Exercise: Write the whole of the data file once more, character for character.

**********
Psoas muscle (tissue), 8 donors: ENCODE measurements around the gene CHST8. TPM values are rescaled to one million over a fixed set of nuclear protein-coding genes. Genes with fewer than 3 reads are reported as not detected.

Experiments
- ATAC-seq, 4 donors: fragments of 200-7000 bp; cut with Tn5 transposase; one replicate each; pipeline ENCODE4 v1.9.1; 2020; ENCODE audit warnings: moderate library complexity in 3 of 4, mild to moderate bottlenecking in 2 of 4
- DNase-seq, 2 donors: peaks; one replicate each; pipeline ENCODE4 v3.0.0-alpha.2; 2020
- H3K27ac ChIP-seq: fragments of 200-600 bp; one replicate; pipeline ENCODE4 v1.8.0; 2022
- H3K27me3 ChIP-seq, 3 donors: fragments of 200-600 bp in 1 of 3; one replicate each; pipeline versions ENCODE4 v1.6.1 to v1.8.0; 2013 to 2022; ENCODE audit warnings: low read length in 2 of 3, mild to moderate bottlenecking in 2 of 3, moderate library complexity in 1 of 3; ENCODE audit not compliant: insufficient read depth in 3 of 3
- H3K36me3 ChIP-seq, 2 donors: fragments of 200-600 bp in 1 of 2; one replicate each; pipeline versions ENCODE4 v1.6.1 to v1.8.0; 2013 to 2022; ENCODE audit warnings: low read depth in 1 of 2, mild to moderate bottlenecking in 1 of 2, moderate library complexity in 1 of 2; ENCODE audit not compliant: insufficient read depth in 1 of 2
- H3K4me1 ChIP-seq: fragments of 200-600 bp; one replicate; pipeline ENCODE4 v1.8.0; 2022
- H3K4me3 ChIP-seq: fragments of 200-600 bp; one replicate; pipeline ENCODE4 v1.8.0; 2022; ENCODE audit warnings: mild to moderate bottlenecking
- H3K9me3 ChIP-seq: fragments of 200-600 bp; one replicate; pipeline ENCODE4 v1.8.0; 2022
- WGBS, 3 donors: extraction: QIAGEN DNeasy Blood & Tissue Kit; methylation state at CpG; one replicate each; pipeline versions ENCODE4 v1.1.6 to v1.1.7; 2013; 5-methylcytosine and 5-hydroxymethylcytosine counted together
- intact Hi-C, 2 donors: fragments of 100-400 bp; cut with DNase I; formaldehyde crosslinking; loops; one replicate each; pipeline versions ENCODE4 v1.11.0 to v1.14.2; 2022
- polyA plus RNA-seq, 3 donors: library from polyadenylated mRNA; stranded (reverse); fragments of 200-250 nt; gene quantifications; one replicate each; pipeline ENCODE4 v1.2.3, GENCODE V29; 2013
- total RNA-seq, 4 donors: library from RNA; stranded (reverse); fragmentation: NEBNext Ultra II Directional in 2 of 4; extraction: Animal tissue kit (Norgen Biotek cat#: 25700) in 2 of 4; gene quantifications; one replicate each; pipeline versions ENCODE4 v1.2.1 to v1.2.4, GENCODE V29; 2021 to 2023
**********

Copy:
Psoas muscle (tissue), 8 donors: ENCODE measurements around the gene CHST8. TPM values are rescaled to one million over a fixed set of nuclear protein-coding genes. Genes with fewer than 3 reads are reported as not detected.

Experiments
- ATAC-seq, 4 donors: fragments of 200-7000 bp; cut with Tn5 transposase; one replicate each; pipeline ENCODE4 v1.9.1; 2020; ENCODE audit warnings: moderate library complexity in 3 of 4, mild to moderate bottlenecking in 2 of 4
- DNase-seq, 2 donors: peaks; one replicate each; pipeline ENCODE4 v3.0.0-alpha.2; 2020
- H3K27ac ChIP-seq: fragments of 200-600 bp; one replicate; pipeline ENCODE4 v1.8.0; 2022
- H3K27me3 ChIP-seq, 3 donors: fragments of 200-600 bp in 1 of 3; one replicate each; pipeline versions ENCODE4 v1.6.1 to v1.8.0; 2013 to 2022; ENCODE audit warnings: low read length in 2 of 3, mild to moderate bottlenecking in 2 of 3, moderate library complexity in 1 of 3; ENCODE audit not compliant: insufficient read depth in 3 of 3
- H3K36me3 ChIP-seq, 2 donors: fragments of 200-600 bp in 1 of 2; one replicate each; pipeline versions ENCODE4 v1.6.1 to v1.8.0; 2013 to 2022; ENCODE audit warnings: low read depth in 1 of 2, mild to moderate bottlenecking in 1 of 2, moderate library complexity in 1 of 2; ENCODE audit not compliant: insufficient read depth in 1 of 2
- H3K4me1 ChIP-seq: fragments of 200-600 bp; one replicate; pipeline ENCODE4 v1.8.0; 2022
- H3K4me3 ChIP-seq: fragments of 200-600 bp; one replicate; pipeline ENCODE4 v1.8.0; 2022; ENCODE audit warnings: mild to moderate bottlenecking
- H3K9me3 ChIP-seq: fragments of 200-600 bp; one replicate; pipeline ENCODE4 v1.8.0; 2022
- WGBS, 3 donors: extraction: QIAGEN DNeasy Blood & Tissue Kit; methylation state at CpG; one replicate each; pipeline versions ENCODE4 v1.1.6 to v1.1.7; 2013; 5-methylcytosine and 5-hydroxymethylcytosine counted together
- intact Hi-C, 2 donors: fragments of 100-400 bp; cut with DNase I; formaldehyde crosslinking; loops; one replicate each; pipeline versions ENCODE4 v1.11.0 to v1.14.2; 2022
- polyA plus RNA-seq, 3 donors: library from polyadenylated mRNA; stranded (reverse); fragments of 200-250 nt; gene quantifications; one replicate each; pipeline ENCODE4 v1.2.3, GENCODE V29; 2013
- total RNA-seq, 4 donors: library from RNA; stranded (reverse); fragmentation: NEBNext Ultra II Directional in 2 of 4; extraction: Animal tissue kit (Norgen Biotek cat#: 25700) in 2 of 4; gene quantifications; one replicate each; pipeline versions ENCODE4 v1.2.1 to v1.2.4, GENCODE V29; 2021 to 2023